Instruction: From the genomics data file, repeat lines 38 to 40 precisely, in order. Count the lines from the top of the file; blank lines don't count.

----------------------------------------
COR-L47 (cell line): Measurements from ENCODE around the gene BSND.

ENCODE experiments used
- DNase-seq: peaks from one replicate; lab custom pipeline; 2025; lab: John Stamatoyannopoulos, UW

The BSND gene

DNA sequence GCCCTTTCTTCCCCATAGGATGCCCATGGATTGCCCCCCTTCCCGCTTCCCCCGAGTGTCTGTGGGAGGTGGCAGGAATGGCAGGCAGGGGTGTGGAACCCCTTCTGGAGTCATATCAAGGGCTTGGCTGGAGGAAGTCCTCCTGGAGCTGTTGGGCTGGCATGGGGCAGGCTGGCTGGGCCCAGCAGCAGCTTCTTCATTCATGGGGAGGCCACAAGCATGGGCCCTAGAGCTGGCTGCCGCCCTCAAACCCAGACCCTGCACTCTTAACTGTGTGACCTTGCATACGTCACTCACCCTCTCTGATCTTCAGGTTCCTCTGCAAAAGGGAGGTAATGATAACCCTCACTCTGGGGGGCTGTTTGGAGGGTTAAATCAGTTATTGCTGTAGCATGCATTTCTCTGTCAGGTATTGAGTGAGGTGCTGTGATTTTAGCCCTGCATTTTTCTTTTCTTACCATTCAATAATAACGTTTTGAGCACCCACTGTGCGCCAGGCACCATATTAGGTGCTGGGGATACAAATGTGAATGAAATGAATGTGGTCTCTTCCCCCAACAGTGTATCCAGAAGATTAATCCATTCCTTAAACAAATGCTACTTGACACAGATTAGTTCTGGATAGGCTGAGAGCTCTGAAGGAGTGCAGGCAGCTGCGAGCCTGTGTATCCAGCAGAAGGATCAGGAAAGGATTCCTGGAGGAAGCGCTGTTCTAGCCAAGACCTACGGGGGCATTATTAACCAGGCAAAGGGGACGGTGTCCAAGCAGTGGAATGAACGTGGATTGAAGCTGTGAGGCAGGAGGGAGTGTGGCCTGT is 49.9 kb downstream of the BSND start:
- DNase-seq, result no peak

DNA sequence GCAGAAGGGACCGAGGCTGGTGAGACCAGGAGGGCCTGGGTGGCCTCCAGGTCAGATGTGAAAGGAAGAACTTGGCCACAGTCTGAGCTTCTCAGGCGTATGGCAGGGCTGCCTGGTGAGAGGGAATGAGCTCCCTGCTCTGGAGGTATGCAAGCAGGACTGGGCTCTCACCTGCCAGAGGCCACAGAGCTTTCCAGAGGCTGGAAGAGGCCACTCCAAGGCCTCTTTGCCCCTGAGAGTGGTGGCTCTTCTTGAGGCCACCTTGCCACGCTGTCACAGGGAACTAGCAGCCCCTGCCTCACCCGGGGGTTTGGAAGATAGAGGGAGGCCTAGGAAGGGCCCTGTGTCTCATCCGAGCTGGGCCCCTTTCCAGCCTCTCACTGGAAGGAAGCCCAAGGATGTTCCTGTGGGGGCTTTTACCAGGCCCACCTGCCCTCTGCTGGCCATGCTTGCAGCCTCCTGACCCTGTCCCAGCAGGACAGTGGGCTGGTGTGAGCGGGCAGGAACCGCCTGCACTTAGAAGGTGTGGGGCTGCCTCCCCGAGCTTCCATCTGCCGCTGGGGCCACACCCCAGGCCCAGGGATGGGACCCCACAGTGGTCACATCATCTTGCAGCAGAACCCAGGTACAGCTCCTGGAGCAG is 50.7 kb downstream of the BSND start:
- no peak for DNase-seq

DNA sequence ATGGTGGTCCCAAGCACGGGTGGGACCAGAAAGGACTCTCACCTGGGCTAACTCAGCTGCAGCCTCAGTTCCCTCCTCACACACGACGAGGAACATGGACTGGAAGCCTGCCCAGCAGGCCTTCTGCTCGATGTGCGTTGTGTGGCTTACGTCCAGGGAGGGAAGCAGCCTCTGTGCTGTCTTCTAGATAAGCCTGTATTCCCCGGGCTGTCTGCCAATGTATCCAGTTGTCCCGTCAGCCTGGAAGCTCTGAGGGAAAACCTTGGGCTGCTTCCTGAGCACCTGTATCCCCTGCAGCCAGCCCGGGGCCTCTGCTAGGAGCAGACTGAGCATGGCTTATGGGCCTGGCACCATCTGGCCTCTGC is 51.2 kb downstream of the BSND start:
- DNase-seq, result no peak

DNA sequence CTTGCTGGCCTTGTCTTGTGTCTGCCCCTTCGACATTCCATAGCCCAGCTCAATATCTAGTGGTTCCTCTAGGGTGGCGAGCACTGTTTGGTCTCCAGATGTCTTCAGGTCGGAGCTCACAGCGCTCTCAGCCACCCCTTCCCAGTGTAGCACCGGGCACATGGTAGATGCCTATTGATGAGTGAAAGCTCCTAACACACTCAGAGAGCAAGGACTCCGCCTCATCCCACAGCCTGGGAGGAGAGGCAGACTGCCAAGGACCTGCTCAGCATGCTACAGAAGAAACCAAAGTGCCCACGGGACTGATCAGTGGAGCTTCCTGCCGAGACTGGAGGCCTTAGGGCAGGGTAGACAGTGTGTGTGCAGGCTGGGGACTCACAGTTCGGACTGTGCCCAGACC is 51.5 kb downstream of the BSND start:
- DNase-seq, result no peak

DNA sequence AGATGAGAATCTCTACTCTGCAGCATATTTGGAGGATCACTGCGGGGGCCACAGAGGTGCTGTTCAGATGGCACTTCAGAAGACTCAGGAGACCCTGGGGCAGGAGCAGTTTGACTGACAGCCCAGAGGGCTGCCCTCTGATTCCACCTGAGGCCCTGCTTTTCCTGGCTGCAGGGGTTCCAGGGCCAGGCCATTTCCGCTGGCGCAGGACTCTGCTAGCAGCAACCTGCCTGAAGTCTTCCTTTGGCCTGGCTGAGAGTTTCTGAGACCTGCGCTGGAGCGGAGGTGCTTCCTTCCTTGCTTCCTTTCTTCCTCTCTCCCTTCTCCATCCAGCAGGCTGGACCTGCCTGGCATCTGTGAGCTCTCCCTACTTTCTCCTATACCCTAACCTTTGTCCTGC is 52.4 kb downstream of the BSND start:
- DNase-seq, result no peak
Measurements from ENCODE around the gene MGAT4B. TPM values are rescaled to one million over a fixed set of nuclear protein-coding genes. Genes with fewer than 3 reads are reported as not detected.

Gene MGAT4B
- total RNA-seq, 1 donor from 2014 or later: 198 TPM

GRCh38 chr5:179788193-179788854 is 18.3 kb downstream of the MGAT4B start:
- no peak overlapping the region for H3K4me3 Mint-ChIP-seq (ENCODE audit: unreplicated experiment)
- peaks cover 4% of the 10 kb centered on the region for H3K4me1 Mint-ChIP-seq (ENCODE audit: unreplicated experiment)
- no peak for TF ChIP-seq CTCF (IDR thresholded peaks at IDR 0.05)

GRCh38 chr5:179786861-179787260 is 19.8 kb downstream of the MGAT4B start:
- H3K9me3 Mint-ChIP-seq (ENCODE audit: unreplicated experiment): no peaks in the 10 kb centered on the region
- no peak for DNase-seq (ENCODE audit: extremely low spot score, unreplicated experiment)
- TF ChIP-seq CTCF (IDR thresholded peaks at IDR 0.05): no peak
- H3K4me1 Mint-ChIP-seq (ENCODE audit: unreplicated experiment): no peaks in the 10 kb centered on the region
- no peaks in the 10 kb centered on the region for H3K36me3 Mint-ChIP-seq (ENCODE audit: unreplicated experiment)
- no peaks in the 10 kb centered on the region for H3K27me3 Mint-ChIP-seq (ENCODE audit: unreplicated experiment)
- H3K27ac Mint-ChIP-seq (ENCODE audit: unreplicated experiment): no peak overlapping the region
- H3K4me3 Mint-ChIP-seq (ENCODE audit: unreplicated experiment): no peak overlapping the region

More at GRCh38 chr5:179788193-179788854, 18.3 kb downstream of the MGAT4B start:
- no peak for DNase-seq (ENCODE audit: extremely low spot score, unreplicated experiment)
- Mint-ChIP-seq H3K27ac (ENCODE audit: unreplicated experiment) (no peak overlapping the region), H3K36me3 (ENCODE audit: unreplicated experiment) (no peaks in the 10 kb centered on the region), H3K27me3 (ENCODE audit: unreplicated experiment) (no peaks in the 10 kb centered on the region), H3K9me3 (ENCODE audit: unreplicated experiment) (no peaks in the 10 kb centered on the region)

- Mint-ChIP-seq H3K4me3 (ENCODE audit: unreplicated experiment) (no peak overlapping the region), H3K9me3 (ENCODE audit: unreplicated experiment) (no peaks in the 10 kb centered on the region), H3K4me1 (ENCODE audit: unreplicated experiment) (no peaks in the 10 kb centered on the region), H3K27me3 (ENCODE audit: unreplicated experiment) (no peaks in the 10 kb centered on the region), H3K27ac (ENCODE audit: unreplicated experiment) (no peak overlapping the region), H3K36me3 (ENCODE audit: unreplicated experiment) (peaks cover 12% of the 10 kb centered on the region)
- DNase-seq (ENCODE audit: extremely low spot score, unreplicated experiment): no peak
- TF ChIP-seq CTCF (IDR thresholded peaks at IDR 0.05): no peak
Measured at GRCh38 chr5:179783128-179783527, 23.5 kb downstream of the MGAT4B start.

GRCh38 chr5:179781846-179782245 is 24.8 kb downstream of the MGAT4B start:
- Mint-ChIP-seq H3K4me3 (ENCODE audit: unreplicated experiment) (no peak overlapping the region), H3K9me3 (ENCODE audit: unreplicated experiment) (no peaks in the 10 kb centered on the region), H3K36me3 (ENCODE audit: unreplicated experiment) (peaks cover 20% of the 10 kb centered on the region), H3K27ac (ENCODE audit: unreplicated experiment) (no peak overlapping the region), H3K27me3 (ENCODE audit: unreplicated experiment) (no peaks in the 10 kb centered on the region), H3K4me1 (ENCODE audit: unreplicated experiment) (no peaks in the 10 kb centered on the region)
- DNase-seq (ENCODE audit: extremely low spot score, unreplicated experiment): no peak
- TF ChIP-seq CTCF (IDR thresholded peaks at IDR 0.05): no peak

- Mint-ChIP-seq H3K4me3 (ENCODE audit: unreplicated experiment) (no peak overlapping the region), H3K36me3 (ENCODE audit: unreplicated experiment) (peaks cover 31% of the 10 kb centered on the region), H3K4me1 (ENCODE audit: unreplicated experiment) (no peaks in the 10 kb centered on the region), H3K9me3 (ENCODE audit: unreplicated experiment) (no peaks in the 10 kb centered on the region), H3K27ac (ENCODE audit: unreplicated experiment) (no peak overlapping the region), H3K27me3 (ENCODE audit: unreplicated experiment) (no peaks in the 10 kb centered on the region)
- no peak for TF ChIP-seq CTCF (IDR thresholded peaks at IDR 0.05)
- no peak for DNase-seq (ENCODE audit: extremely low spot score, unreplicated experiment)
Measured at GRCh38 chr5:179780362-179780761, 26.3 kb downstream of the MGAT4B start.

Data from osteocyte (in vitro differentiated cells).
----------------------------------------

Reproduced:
GRCh38 chr5:179781846-179782245 is 24.8 kb downstream of the MGAT4B start:
- Mint-ChIP-seq H3K4me3 (ENCODE audit: unreplicated experiment) (no peak overlapping the region), H3K9me3 (ENCODE audit: unreplicated experiment) (no peaks in the 10 kb centered on the region), H3K36me3 (ENCODE audit: unreplicated experiment) (peaks cover 20% of the 10 kb centered on the region), H3K27ac (ENCODE audit: unreplicated experiment) (no peak overlapping the region), H3K27me3 (ENCODE audit: unreplicated experiment) (no peaks in the 10 kb centered on the region), H3K4me1 (ENCODE audit: unreplicated experiment) (no peaks in the 10 kb centered on the region)
- DNase-seq (ENCODE audit: extremely low spot score, unreplicated experiment): no peak